the Consultative Group on International Agricultural
Research Consortium for Spatial information [28]. Finally
distance to coast was calculated using the spatial analyst
extension of the GIS software ArcView version 9.3 (ESRI,
Redlands, CA). The same software was used to extract
NDVI, TIR and elevation for the 220 village locations.
Colinearity between each pair of environmental vari
ables (NDVI, TIR, elevation and distance to coastline)
was assessed in Stata/SE Version 10 (Stata Corporation,
College Station, TX, USA) statistical software package
with 0.9 defined as the cutoff. If colinearity was
observed separate models incorporating the different
variables would be constructed. Backwards stepwise
regression analysis was conducted on the remaining vari
ables to determine their inclusion into the final spatial
g( )
( )
n h
2
( ( )
p x
())^
h
( )
n h
=∑
hp x
ii
i
=−+
1
2
1
Figure 2 Geographic distribution of P. vivax (top) and P. falcipar
um (bottom) prevalence on Tanna Island, Vanuatu based on PCR
results from the 2008 parasitological survey and their associated
variograms displaying spatial autocorrelation over a similar
range of 0.05 decimal degrees (corresponding to approximately
5 km).
distance
semivariance
5
10
15
20
25
0.05 0.10
distance
semivariance
1
2
3
4
0.050.10
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prediction model. Those variables with a pvalue < 0.1
were retained.
Bayesian geostatistical model
A spatial prediction model (Figure 3) was constructed
based on the principle of modelbased geostatistics [29]
in the Bayesian statistical software WinBUGS version
14.1 (MRC Biostatistics Unit, Cambridge, UK). The
model comprises two components: a deterministic com
ponent consisting of villagelevel fixed effects; and a sto
chastic component consisting of an isotropic, stationary
autocorrelation function describing villagelevel spatial
variation (i.e. a geostatistical random effect). To predict
the prevalence at unsampled locations, a grid was gener
ated of 1958 prediction locations with a spacing of 0.01
decimal degrees (approximately 1 km), covering the
island. Using the inbuilt spatial.unipred function in
WinBUGS, the geostatistical random effect was interpo
lated to all prediction locations and predicted prevalence
was calculated by adding the random effect to the sum of
the products of the coefficients for the covariates and the
values of the covariates at each prediction location.
Model validation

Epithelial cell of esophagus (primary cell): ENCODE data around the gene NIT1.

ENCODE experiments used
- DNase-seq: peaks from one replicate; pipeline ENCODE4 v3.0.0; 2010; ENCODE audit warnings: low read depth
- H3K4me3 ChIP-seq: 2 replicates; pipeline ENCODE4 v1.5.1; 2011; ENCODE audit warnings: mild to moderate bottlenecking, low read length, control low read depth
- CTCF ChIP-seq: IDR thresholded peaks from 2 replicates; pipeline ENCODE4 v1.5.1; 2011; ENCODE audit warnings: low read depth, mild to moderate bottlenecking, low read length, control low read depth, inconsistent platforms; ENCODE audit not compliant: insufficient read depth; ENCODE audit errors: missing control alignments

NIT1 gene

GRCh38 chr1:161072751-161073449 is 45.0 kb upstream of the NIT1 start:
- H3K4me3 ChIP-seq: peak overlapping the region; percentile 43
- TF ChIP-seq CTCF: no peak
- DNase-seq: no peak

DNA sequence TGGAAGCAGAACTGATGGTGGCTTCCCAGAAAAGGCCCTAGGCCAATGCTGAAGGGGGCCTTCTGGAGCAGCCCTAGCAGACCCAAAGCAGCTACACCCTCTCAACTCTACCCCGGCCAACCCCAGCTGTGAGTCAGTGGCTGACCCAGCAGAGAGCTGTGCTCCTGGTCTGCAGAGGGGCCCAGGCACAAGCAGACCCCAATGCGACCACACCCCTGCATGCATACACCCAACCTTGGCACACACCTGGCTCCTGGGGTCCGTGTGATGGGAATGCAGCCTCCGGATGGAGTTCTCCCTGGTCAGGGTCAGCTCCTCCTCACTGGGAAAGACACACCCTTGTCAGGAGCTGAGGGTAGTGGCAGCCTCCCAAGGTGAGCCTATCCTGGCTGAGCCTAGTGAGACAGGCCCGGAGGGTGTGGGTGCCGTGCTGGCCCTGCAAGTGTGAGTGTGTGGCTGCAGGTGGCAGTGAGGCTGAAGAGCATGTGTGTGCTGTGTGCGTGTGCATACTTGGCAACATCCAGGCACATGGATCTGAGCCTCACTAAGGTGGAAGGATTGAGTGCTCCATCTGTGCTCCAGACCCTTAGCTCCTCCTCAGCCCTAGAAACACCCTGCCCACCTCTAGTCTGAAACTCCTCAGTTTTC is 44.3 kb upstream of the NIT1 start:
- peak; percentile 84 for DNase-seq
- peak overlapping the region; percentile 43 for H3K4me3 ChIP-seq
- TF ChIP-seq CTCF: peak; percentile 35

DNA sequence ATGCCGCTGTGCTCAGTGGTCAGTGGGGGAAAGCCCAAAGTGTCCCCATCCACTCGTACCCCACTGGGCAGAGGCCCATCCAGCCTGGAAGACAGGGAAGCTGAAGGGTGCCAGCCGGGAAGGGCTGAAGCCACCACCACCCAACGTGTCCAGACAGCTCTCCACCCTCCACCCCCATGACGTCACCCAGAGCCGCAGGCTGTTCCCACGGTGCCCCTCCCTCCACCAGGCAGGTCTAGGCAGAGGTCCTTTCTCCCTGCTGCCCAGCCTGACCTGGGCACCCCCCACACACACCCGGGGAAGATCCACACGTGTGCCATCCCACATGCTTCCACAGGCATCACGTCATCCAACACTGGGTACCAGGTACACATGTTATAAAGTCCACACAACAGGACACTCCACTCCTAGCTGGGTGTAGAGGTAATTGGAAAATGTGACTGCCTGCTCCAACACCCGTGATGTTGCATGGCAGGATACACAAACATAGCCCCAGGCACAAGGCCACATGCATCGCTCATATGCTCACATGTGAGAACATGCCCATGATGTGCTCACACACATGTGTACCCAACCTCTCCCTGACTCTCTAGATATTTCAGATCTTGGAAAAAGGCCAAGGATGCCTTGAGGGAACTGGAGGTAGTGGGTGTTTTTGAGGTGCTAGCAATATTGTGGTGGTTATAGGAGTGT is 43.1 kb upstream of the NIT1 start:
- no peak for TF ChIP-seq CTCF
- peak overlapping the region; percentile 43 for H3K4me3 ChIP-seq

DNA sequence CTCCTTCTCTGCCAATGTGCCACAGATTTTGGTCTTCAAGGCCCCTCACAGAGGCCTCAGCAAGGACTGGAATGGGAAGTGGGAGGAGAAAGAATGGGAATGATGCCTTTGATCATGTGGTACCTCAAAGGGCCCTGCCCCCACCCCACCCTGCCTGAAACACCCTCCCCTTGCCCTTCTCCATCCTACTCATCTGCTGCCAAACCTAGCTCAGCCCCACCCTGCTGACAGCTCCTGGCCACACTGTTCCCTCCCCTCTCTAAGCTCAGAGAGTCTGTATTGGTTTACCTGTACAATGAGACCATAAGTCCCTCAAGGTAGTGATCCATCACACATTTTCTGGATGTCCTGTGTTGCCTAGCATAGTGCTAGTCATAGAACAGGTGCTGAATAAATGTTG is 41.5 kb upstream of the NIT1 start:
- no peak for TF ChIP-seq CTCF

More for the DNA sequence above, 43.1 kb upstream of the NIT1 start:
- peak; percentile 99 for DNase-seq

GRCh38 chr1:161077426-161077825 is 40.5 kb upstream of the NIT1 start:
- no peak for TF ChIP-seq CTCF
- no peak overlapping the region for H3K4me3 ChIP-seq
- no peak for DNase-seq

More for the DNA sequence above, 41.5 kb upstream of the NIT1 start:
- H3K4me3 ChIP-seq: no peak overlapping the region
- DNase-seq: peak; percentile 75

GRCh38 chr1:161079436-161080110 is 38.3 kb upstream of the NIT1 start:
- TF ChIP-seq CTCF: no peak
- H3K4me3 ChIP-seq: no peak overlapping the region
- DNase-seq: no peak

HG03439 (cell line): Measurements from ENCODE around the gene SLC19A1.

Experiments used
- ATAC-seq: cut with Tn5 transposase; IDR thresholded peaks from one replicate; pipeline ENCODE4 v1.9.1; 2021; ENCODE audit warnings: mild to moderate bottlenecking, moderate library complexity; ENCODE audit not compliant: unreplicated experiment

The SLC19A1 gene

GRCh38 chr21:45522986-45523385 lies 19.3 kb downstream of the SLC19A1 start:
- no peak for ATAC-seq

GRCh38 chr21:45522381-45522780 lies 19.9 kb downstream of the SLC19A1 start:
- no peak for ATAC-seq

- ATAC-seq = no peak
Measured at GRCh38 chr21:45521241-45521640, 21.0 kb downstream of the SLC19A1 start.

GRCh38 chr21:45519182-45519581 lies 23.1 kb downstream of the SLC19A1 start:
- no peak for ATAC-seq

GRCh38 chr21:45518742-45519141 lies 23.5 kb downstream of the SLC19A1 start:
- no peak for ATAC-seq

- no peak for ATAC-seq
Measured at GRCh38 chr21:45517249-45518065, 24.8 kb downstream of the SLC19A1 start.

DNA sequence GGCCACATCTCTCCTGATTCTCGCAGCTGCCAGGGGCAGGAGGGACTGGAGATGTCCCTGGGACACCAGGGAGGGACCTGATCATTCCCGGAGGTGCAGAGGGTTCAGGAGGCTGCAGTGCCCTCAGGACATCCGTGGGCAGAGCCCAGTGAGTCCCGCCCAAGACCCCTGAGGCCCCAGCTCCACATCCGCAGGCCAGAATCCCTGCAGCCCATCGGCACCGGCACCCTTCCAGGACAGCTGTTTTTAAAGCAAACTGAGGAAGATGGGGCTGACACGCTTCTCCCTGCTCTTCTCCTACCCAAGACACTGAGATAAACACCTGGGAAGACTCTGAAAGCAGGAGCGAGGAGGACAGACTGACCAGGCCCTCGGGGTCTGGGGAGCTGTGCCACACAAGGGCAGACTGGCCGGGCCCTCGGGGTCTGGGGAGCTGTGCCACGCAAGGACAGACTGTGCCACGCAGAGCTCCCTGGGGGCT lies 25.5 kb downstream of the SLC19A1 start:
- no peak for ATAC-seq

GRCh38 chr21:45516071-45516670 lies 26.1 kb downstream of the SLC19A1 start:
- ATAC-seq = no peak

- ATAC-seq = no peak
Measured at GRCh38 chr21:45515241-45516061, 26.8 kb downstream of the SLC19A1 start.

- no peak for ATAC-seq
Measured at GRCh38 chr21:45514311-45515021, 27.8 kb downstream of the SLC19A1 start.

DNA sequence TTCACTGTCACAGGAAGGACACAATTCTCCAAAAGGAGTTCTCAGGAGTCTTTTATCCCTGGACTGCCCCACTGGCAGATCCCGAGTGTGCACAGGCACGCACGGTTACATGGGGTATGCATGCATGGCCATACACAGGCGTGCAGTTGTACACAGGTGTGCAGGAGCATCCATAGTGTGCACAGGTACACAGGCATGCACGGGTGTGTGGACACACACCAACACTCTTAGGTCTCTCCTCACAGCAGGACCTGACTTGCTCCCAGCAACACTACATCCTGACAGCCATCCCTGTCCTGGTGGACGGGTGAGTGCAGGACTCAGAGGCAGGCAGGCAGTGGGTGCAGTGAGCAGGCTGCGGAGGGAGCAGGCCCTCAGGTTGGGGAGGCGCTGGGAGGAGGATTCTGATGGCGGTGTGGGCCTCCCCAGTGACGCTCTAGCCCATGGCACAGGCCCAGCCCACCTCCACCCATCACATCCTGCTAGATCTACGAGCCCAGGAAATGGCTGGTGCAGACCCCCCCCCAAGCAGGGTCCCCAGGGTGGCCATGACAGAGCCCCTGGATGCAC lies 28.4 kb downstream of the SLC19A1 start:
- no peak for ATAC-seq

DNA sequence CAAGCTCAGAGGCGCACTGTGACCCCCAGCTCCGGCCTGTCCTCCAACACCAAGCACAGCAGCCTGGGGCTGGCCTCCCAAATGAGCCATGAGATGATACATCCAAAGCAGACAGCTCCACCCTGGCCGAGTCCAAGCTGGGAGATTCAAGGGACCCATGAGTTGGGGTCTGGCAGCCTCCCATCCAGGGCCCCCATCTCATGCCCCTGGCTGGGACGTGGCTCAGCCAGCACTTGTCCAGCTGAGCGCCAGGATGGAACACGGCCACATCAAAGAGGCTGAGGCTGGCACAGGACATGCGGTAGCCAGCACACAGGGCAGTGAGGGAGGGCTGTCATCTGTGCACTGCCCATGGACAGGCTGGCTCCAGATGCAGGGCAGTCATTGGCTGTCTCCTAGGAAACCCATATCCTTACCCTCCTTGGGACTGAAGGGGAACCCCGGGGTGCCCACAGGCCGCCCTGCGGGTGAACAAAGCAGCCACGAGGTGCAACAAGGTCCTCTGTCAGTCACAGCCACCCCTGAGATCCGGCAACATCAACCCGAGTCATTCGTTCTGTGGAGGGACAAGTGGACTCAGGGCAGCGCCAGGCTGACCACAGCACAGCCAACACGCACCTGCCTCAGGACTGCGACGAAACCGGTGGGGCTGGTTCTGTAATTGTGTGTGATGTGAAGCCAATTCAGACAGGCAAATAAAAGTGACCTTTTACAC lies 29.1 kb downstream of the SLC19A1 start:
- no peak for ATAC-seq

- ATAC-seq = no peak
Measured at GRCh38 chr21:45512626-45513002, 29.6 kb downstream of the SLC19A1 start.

Validation of predicted prevalence was undertaken by
partitioning the data into four random subsets, running
the model using three of the four subsets and validating
the model with the remaining subset. Four separate mod
els were run, each with a different subset excluded for val
idation. The accuracy of the prediction was determined
in terms of area under curve (AUC) of the receiveroper
ating characteristic (ROC), with observed prevalence,
dichotomised at 0 and ≥0, taken as the comparator. This
gave an indication of the ability of the model to discrimi
nate between areas where transmission did and did not
occur. As a general rule, an AUC between 0.5 and 0.7
indicates a poor discriminative capacity; 0.70.9 indicate
a reasonable capacity; and >0.9 indicate a very good
capacity.
Results
The overall prevalence of P. falciparum and P. vivax infec
tion was 1.0% (95% CI: 0.791.21%) and 2.2% (95% CI:
1.063.34%) respectively [25] with the spatial distribution
broadly similar between the species (Figure 2).
Semivariograms (Figure 2) revealed spatial autocorrela
tion was a feature of raw prevalence of P. vivax and P. fal
ciparum. Colinearity of 0.91 (measured using Pearson's
correlation coefficient) was observed between elevation
and proximity to coastline. NDVI and TIR were not sta
tistically significant predictors and thus were not
included in the final models. Exclusion of the four afore
mentioned villages did not affect the significance of envi
ronmental variables and thus a separate model was not
deemed necessary.
Tables 1 and 2 present the results of the Bayesian geo
statistical models for P. vivax and P. falciparum. For P.
vivax, the model with distance to coastline as the fixed
effect gave the best fit with better predictive ability and
lower mean error and mean square errors values than the
model with elevation as the fixed effect. For P. falci
parum, the model with elevation as fixed effect gave the
best fit. On the basis of the models and validation it was